J and I went to college together, both on pre-med tracks. Somewhere along the way she got married, went into nursing, and started raising a family of her own. I think that there's always a bit of awkwardness between us now. When she looks at me, she wonders what it would be like to still be single and going through residency training. She sees me struggle and I think that she's happy with her decision for the most part.
When I look at her, I think of the people I pushed away to get to this point, always afraid of getting attached to someone. Most of the time I think that I am happy with my decision, but every now and then she makes me question it. Overall, I guess I feel like all of this education and training has kind of put my life on hold. I'm at the point where I can finally start having more say in what I do, and where I'm going as far as this whole career thing goes. I think that the present and the future look good, but much of the time I am not sure whether or I would choose the same path if I had to do it all over again. I suppose that doesn't really matter, and I should just quit looking back.
On the way home, I hit Manhattan at rush hour. As I walked up the stairway to the street at Penn Station, commuters were streaming down the stairs in the opposite direction. There was a nonstop flow of people, like ants swarming out of a nest once it has been stepped on. They were lined up, tightly shoulder to shoulder, like the Greeks with their war formations, but instead of working together for the greater good, it was every man for himself.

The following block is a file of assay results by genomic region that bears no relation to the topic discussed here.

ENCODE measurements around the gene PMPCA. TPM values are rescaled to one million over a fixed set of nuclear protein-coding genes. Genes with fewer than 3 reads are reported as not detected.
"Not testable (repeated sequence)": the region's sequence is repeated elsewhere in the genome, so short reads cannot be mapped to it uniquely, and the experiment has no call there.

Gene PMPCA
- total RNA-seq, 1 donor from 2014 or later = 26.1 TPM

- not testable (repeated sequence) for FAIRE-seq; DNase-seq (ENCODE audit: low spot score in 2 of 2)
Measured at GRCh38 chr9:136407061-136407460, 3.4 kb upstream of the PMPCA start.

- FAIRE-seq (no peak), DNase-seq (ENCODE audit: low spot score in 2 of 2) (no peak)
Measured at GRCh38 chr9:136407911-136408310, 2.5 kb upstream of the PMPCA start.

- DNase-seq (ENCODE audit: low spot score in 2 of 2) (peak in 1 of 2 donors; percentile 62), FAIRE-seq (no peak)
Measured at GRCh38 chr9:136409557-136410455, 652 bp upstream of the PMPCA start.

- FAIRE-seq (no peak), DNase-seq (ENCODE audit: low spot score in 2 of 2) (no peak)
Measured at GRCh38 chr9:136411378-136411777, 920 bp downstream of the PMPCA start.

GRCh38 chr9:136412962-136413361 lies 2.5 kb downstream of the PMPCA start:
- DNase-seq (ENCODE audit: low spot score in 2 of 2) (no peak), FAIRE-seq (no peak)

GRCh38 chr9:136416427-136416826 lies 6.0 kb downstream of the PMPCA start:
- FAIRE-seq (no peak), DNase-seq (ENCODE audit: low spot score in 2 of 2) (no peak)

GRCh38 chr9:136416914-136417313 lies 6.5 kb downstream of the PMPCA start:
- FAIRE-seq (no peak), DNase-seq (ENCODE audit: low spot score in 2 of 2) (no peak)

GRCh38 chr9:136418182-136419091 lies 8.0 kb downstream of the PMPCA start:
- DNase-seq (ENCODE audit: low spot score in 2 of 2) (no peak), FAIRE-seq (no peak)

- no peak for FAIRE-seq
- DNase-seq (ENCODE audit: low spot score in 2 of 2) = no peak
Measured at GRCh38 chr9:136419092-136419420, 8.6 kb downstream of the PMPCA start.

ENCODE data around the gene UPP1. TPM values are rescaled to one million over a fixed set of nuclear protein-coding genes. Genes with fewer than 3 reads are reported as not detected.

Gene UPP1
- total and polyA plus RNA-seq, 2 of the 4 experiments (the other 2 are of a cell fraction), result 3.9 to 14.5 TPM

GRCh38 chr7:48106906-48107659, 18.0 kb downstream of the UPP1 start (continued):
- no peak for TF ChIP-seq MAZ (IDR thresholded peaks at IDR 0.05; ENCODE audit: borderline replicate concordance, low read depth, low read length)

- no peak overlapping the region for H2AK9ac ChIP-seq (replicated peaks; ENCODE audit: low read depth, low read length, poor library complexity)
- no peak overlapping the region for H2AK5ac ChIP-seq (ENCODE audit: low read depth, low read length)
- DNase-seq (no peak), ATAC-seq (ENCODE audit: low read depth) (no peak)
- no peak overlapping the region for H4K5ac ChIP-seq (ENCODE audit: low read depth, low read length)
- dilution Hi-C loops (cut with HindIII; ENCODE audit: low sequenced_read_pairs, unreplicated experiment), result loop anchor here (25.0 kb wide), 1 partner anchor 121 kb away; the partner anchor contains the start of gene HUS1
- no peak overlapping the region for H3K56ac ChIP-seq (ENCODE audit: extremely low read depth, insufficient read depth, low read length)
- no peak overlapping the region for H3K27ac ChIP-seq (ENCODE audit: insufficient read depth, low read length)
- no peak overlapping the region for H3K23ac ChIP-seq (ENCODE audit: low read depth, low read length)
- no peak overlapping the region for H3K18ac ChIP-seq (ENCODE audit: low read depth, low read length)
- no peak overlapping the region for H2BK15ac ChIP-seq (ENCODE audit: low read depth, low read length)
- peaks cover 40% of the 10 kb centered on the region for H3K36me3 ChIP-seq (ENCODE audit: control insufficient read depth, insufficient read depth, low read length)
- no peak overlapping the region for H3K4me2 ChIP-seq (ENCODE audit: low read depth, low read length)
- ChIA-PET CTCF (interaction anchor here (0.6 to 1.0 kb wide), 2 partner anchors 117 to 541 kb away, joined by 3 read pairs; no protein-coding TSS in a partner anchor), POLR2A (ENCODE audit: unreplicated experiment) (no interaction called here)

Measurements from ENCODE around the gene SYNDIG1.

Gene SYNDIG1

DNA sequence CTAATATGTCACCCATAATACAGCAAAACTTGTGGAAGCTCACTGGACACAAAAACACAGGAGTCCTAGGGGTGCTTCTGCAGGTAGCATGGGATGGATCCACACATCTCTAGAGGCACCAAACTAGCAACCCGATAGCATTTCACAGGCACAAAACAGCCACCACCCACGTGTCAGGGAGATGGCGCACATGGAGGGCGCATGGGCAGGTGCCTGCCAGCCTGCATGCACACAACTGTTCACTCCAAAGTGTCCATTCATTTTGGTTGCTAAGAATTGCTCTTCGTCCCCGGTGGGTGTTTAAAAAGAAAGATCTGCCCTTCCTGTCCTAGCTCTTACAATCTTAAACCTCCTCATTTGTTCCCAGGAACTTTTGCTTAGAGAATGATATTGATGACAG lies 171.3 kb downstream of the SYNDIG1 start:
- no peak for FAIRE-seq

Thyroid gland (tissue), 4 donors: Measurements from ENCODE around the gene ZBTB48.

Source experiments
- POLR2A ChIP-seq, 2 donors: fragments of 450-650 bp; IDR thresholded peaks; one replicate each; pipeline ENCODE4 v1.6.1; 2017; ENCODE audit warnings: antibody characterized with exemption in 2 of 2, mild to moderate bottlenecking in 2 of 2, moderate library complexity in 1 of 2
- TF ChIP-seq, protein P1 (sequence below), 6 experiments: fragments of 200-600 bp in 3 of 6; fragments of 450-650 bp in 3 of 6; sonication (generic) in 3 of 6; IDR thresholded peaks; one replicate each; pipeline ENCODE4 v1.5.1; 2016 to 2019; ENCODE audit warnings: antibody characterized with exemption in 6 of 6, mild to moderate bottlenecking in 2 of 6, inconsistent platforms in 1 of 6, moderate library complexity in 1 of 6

On 34th street, crowds were gathered on either side of the street. There was the sharp sounds of a police officer's whistle and lots of honking. From within the crowd I heard someone say there had been an accident and a person had been hit by a taxi. I strained to get a better look. I couldn't see anything. I didn't know if I could be of any help, but I knew if I just kept walking away I would feel guilty about it for the rest of the night.
It must have taken me a few minutes to work my way across the street and through the crowd. Finally, I got close enough to see what appeared to be a teenager laying on her back, with her arms folded across her chest. She was talking to woman crouched by her side and seemed fairly calm. There didn't look like there was any bleeding or gross deformity. By this time, the sirens had become louder. An ambulance turned the corner. My plan had been just to ask if they needed any help, but she looked pretty stable, and other than keeping her still until she could be checked out further, there was nothing to do. Then, I left.
I took a long subway ride to the airport after first stopping at a pricey soap/cosmetic store that one of my friends has raved about. If you have a smelly subway ride in your near future, I highly recommend traveling with a bagful of bath products. There's nothing quite like a mixed bag of "bath bombs" to wipe out that gross sweaty smell of the train car.
Since I had given myself generous amounts of time to not only get back to the city, but get to the airport, I arrived at JFK 3 hours before my flight. This, of course, ensured that my flight was delayed yet another hour. On the plus side, I had plenty of time to get all of my journal articles read for conference the next day! This was my first trip flying on Jet Blue. While it's true that there is more leg room, and free personal cable TV for each seat, I would have gladly traded these amenities had I been able to avoid the turbulence and near-death experience I had just prior to landing!
I think it is quite possible that I need a vacation from my vacation!